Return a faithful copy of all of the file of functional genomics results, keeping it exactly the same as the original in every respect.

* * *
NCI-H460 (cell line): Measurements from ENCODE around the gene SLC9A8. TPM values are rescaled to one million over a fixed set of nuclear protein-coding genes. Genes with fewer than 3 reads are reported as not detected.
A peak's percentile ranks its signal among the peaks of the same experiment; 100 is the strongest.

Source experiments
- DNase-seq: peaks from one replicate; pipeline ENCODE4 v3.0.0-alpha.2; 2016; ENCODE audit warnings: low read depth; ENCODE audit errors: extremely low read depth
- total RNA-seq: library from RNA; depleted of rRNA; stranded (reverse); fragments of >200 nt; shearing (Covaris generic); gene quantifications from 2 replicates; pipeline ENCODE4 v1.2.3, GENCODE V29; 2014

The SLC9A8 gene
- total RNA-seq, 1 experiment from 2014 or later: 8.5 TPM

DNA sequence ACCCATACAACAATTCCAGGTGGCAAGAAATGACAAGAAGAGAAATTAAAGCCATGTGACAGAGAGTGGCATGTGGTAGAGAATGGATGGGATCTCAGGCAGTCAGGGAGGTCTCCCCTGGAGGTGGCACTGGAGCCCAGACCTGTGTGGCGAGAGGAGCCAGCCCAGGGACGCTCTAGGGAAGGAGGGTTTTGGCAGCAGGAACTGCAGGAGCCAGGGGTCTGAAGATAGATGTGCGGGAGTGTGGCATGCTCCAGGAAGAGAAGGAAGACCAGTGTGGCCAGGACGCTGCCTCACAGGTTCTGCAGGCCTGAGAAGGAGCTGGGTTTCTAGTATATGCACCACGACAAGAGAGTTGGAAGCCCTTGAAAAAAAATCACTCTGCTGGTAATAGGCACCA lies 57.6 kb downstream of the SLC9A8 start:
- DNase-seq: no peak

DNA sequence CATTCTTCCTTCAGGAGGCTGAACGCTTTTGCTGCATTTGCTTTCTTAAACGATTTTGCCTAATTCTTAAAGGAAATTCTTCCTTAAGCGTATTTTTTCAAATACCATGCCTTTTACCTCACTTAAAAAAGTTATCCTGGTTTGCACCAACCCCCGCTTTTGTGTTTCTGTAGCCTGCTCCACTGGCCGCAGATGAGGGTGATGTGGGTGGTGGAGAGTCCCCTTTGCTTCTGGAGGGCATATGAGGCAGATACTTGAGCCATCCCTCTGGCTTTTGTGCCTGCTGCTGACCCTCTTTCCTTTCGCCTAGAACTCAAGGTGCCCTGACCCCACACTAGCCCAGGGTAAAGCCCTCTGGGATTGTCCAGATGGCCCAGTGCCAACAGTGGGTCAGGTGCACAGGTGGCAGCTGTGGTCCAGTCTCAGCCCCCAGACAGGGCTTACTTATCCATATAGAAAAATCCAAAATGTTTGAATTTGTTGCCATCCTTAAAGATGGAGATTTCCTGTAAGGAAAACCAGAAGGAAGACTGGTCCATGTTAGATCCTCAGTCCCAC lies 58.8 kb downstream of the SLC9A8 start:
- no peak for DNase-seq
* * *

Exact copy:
NCI-H460 (cell line): Measurements from ENCODE around the gene SLC9A8. TPM values are rescaled to one million over a fixed set of nuclear protein-coding genes. Genes with fewer than 3 reads are reported as not detected.
A peak's percentile ranks its signal among the peaks of the same experiment; 100 is the strongest.

Source experiments
- DNase-seq: peaks from one replicate; pipeline ENCODE4 v3.0.0-alpha.2; 2016; ENCODE audit warnings: low read depth; ENCODE audit errors: extremely low read depth
- total RNA-seq: library from RNA; depleted of rRNA; stranded (reverse); fragments of >200 nt; shearing (Covaris generic); gene quantifications from 2 replicates; pipeline ENCODE4 v1.2.3, GENCODE V29; 2014

The SLC9A8 gene
- total RNA-seq, 1 experiment from 2014 or later: 8.5 TPM

DNA sequence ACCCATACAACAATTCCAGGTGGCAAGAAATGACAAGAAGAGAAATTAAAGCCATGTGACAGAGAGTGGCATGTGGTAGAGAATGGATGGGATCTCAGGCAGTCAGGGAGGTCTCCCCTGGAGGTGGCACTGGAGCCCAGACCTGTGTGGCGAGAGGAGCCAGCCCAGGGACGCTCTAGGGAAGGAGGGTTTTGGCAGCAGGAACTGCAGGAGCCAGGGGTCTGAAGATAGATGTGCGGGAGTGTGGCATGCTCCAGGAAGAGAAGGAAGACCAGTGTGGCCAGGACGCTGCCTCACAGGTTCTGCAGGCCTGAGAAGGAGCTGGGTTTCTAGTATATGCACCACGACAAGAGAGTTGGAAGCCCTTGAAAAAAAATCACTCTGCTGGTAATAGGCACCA lies 57.6 kb downstream of the SLC9A8 start:
- DNase-seq: no peak

DNA sequence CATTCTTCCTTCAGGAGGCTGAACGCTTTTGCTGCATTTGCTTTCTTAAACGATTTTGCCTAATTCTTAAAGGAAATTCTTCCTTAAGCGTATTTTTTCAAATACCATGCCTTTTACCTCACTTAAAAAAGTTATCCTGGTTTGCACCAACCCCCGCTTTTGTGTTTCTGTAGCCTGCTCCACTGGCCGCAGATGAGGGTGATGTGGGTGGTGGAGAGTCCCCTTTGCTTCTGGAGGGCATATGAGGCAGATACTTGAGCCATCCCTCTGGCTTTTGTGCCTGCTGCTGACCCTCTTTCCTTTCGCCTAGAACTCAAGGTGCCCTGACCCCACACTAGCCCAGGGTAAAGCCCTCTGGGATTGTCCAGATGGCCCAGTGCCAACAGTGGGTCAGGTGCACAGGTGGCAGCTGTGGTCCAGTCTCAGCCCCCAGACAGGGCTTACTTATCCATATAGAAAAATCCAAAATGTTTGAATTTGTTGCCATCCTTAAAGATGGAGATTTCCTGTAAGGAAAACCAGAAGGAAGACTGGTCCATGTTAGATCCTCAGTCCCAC lies 58.8 kb downstream of the SLC9A8 start:
- no peak for DNase-seq